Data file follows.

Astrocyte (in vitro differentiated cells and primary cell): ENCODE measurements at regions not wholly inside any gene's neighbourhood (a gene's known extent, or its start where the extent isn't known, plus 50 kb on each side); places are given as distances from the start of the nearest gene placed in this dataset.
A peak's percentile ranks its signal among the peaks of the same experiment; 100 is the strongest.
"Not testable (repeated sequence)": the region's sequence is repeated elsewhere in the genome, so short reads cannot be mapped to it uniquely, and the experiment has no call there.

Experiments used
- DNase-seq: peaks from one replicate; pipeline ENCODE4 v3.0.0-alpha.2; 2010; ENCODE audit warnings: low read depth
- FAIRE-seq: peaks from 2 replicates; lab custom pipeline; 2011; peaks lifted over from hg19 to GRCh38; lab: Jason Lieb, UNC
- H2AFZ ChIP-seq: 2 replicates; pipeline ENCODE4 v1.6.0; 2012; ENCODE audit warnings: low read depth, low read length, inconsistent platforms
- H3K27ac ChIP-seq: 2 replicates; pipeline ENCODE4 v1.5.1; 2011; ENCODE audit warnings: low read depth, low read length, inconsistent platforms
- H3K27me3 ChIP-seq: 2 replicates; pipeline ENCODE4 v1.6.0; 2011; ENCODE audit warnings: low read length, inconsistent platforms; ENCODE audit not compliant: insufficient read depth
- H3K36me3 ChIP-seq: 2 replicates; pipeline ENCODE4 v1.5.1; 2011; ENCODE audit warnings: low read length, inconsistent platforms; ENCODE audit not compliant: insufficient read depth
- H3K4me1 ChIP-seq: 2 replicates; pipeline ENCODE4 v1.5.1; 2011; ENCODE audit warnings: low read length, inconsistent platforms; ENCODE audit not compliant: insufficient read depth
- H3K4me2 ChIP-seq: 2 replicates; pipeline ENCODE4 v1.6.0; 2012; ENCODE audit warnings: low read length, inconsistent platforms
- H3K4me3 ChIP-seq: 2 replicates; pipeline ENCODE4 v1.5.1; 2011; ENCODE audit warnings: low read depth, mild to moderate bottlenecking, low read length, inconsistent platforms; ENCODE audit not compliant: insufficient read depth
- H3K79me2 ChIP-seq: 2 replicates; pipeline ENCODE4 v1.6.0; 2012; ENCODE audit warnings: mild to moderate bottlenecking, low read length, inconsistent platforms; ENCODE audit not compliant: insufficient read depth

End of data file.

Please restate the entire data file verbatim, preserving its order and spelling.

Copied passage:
Astrocyte (in vitro differentiated cells and primary cell): ENCODE measurements at regions not wholly inside any gene's neighbourhood (a gene's known extent, or its start where the extent isn't known, plus 50 kb on each side); places are given as distances from the start of the nearest gene placed in this dataset.
A peak's percentile ranks its signal among the peaks of the same experiment; 100 is the strongest.
"Not testable (repeated sequence)": the region's sequence is repeated elsewhere in the genome, so short reads cannot be mapped to it uniquely, and the experiment has no call there.

Experiments used
- DNase-seq: peaks from one replicate; pipeline ENCODE4 v3.0.0-alpha.2; 2010; ENCODE audit warnings: low read depth
- FAIRE-seq: peaks from 2 replicates; lab custom pipeline; 2011; peaks lifted over from hg19 to GRCh38; lab: Jason Lieb, UNC
- H2AFZ ChIP-seq: 2 replicates; pipeline ENCODE4 v1.6.0; 2012; ENCODE audit warnings: low read depth, low read length, inconsistent platforms
- H3K27ac ChIP-seq: 2 replicates; pipeline ENCODE4 v1.5.1; 2011; ENCODE audit warnings: low read depth, low read length, inconsistent platforms
- H3K27me3 ChIP-seq: 2 replicates; pipeline ENCODE4 v1.6.0; 2011; ENCODE audit warnings: low read length, inconsistent platforms; ENCODE audit not compliant: insufficient read depth
- H3K36me3 ChIP-seq: 2 replicates; pipeline ENCODE4 v1.5.1; 2011; ENCODE audit warnings: low read length, inconsistent platforms; ENCODE audit not compliant: insufficient read depth
- H3K4me1 ChIP-seq: 2 replicates; pipeline ENCODE4 v1.5.1; 2011; ENCODE audit warnings: low read length, inconsistent platforms; ENCODE audit not compliant: insufficient read depth
- H3K4me2 ChIP-seq: 2 replicates; pipeline ENCODE4 v1.6.0; 2012; ENCODE audit warnings: low read length, inconsistent platforms
- H3K4me3 ChIP-seq: 2 replicates; pipeline ENCODE4 v1.5.1; 2011; ENCODE audit warnings: low read depth, mild to moderate bottlenecking, low read length, inconsistent platforms; ENCODE audit not compliant: insufficient read depth
- H3K79me2 ChIP-seq: 2 replicates; pipeline ENCODE4 v1.6.0; 2012; ENCODE audit warnings: mild to moderate bottlenecking, low read length, inconsistent platforms; ENCODE audit not compliant: insufficient read depth